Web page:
The considerable efforts of the academic side of the scientific team (the PI, postdocs, grad student and undergraduates) depend heavily on the efforts of a variety of technical staff in many types of biomedical research. I already discussed the value of the laboratory technician, meaning the individuals who are hired by the PI to work specifically for her within her lab. There are also a variety of institutional support technicians who work to provide needed skills and resources that are shared across many labs. Examples include scientific core facilities providing anything from specific high budget equipment to cost-effective routine assays. Other support may come from shops that manufacture custom lab equipment, animal care staff, human subjects medical support, information technology and graphic design experts.
I depend on several types of support staff in my work and find that, just as with techs in my own lab, good quality employees can be a critical difference in furthering the efficient, rapid and high quality progress of our work. So when I step back for a minute and notice that three of the most hard working, caring, responsible, smart, innovative and service-of-the-science-focused support techs that I have ever run across are no longer in the job anymore, well, I care. A lot.
This happened many years ago but I'm still a bit angry about it. Wait, what? Why angry? I mean, we're talking institutional employees here, things happen. People move around, seek better jobs or have personal issues, right? One of the points of having institutional units is so that they can provide a seamless service that doesn't depend on any one individual, ya? Sure. It's just that in this case, all three were African American men. You know, black.
These individuals did not leave their jobs because of issues having to do with their personal goals, no; they left because of having serious issues within the management structures of their support unit. Oh right, it was a single support unit. With a single ultimate head. And in all three cases the departure of the employee got ugly.
Did I mention how great these three techs were in the service of the research lab? They were excellent. One of them, perhaps I would categorize with other top-notch people in similar positions that I'd run across in my career. Two of them, however...I'm not sure I've seen their equal before or since. Now, it is true, that my focus on these cases was entirely selfish. They did a superlative job in support of the research science. Proactive. Trouble-shooting and problem-solving. In a way that is not, shall we say, universal among people working in all support units. Above and beyond the call of duty types of individuals. Of course, this is from the perspective of the research labs. Or perhaps even a limited subset (not just mine, but conceivably a bit limited) of the research labs. For all I know they were absolute nightmare cancer employees within their own units. But I doubt it. Their fellow techs had nice things to say about them, for the most part. Our research techs who interfaced with the support units didn't report anything skeevy about these guys. There are also a few other tidbits of behavior on the part of the upper echelons of this particular support unit that are supportive of a particular conclusion. Race was an issue.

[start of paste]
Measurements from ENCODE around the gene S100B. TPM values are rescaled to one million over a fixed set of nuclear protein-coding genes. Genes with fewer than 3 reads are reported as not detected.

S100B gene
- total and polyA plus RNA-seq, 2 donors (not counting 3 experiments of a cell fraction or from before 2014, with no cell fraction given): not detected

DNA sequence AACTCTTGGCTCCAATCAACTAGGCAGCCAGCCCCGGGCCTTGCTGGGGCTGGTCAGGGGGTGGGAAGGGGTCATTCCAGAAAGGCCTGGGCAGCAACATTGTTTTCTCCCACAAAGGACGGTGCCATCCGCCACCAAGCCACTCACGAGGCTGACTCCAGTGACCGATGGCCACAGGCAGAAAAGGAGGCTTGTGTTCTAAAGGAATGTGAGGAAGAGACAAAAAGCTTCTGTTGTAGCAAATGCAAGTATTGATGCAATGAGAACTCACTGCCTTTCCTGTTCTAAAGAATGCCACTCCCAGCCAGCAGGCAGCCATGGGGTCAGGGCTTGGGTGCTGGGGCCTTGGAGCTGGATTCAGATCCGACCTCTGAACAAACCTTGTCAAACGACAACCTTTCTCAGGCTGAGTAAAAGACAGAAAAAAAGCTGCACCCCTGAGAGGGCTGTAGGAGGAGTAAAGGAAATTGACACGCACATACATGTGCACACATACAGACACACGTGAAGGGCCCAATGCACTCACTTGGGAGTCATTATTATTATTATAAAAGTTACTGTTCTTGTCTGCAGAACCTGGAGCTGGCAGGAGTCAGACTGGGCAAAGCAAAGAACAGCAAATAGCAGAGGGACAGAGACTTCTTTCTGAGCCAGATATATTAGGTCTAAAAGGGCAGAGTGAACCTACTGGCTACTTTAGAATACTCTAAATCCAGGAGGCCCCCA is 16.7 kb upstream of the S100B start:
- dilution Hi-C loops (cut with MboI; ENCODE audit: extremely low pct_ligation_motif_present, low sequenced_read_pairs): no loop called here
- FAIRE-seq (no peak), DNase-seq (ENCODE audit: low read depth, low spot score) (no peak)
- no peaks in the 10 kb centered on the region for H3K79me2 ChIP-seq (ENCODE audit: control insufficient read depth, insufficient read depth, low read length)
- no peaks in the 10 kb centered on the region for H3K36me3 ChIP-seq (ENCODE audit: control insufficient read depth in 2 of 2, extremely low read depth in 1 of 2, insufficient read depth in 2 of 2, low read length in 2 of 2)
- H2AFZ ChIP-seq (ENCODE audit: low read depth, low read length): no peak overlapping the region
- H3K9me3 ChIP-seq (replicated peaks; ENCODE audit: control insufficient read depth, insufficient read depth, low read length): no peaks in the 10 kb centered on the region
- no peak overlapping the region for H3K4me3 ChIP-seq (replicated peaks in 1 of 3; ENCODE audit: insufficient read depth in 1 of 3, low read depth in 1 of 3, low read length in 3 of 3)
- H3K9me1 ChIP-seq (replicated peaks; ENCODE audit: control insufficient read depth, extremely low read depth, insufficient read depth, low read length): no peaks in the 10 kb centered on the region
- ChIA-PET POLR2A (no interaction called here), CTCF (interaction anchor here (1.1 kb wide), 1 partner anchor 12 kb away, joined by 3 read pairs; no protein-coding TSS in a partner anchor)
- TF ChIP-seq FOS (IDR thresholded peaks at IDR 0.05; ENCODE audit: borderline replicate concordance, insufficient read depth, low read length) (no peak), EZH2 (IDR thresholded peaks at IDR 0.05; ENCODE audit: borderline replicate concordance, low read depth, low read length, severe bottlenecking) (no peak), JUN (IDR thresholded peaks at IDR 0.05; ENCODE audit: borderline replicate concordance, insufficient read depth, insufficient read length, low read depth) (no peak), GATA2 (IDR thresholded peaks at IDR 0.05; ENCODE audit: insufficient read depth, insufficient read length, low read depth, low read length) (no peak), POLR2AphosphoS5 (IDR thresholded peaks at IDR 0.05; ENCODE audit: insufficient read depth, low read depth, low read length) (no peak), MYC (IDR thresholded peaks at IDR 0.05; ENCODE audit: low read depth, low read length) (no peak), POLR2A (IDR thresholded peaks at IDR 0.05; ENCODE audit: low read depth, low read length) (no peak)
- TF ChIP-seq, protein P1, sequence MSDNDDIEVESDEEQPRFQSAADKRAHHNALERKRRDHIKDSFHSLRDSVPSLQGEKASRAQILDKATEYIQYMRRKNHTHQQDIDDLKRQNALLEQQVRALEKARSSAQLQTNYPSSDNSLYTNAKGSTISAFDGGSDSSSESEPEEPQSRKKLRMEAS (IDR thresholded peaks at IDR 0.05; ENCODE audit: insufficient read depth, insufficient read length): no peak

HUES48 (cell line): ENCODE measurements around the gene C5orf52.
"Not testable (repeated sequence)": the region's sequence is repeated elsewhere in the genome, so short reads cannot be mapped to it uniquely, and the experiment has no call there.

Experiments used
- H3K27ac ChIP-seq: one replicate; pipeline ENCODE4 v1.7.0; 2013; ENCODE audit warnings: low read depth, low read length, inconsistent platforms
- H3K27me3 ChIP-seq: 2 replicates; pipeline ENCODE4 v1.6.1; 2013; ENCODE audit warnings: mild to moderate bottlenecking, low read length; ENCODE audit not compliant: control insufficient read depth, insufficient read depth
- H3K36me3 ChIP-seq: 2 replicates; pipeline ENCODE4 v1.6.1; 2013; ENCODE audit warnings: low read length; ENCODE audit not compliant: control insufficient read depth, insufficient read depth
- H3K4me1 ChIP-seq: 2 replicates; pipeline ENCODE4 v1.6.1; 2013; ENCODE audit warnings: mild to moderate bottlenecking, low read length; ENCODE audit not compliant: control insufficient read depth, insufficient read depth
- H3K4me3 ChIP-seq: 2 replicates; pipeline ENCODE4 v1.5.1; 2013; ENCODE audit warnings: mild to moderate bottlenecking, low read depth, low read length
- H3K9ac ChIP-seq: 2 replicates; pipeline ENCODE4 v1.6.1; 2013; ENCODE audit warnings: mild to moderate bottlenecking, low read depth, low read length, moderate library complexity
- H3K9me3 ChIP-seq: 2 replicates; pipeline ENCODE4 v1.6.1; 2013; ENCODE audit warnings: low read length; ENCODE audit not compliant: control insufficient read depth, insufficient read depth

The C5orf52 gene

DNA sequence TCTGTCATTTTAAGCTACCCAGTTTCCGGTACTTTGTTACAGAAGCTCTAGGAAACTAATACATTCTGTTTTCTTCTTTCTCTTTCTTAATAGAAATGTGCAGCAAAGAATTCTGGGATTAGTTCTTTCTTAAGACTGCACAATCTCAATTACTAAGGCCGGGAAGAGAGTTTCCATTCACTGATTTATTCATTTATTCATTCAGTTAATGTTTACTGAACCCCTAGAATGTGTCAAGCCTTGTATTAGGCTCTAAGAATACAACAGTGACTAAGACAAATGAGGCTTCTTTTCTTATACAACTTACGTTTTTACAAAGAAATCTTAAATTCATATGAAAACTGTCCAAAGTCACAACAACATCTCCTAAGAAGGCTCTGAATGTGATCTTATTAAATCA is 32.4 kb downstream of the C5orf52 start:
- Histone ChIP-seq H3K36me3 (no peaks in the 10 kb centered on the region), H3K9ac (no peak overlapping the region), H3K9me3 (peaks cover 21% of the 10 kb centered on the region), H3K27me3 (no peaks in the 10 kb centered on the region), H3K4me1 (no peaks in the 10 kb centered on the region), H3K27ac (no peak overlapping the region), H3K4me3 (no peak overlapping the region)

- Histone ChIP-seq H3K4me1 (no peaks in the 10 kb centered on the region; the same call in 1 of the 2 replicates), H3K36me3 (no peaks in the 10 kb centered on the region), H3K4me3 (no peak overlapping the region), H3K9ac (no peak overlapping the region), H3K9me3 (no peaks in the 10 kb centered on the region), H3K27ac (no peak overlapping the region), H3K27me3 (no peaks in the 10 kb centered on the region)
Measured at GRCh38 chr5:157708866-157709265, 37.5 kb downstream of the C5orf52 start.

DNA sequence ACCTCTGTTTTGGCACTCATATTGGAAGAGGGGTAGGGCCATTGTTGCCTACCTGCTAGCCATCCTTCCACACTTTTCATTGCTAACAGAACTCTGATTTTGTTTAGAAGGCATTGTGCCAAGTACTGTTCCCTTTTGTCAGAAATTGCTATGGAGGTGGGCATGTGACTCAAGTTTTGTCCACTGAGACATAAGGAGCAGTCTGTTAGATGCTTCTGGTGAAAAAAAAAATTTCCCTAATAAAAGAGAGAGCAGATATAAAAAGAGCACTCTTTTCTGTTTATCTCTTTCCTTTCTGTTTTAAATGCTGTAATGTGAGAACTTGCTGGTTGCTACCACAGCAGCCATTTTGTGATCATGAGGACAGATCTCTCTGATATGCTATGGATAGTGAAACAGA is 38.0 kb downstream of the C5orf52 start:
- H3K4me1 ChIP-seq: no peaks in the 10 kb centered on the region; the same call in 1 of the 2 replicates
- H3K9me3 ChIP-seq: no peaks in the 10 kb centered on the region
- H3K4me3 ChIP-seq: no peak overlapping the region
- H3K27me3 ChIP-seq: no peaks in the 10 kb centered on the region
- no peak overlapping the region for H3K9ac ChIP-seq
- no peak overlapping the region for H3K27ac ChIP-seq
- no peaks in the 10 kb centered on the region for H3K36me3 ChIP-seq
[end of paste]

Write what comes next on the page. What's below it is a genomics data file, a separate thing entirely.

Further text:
Now, what does it mean to observe this? Is it calling someone out as a card carrying racist? No. No it is not. It is suggesting that someone might have some issues with bias which may be completely unconscious. Issues which are hard to even notice, nevermind prove, in such a setting. But when patterns emerge, well, people are going to draw certain conclusions. And beyond the loss of three specific and superior technicians, creating an impression of a biased unit (or ultimately an entire institution) is going to have an effect on those who seek to work for that institution. Word gets around. Many people at these levels of jobs get hired by word of mouth because someone they know already works there, alerts them to new job openings and provide a reference to their superiors. Well, one might as well apply to some other job if one thinks that career prospects in a given workplace might be affected, even the slightest, by your skin color.
As someone who wants the best available people working at my institution in support of my science, that potential and/or reality sucks. Hard. And this is just one of the reasons why it is entirely irrelevant whether the aforementioned head of the academic unit can be proved to be a conscious racist or not. It is totally beside the point. What is important is that perceptions of biased or racially unfriendly workplace practices not accrue to a support unit or a whole institution.
It strikes me that one of the many ways to combat such perceptions is to be fairly vocal and public about one's own desire for racial barriers of explicit or implicit nature not to impede the identification and participation of the best-of-the-best in the conduct of one's work. Again, it is about perception and not about proving beyond a legal standard of reasonable doubt that someone is or is not an intentional racist at heart. I can't do a thing about this latter but I damn sure can do something about the perceptions.
Update 7/22/08: Lab Lemming on taking action against offensive jokes.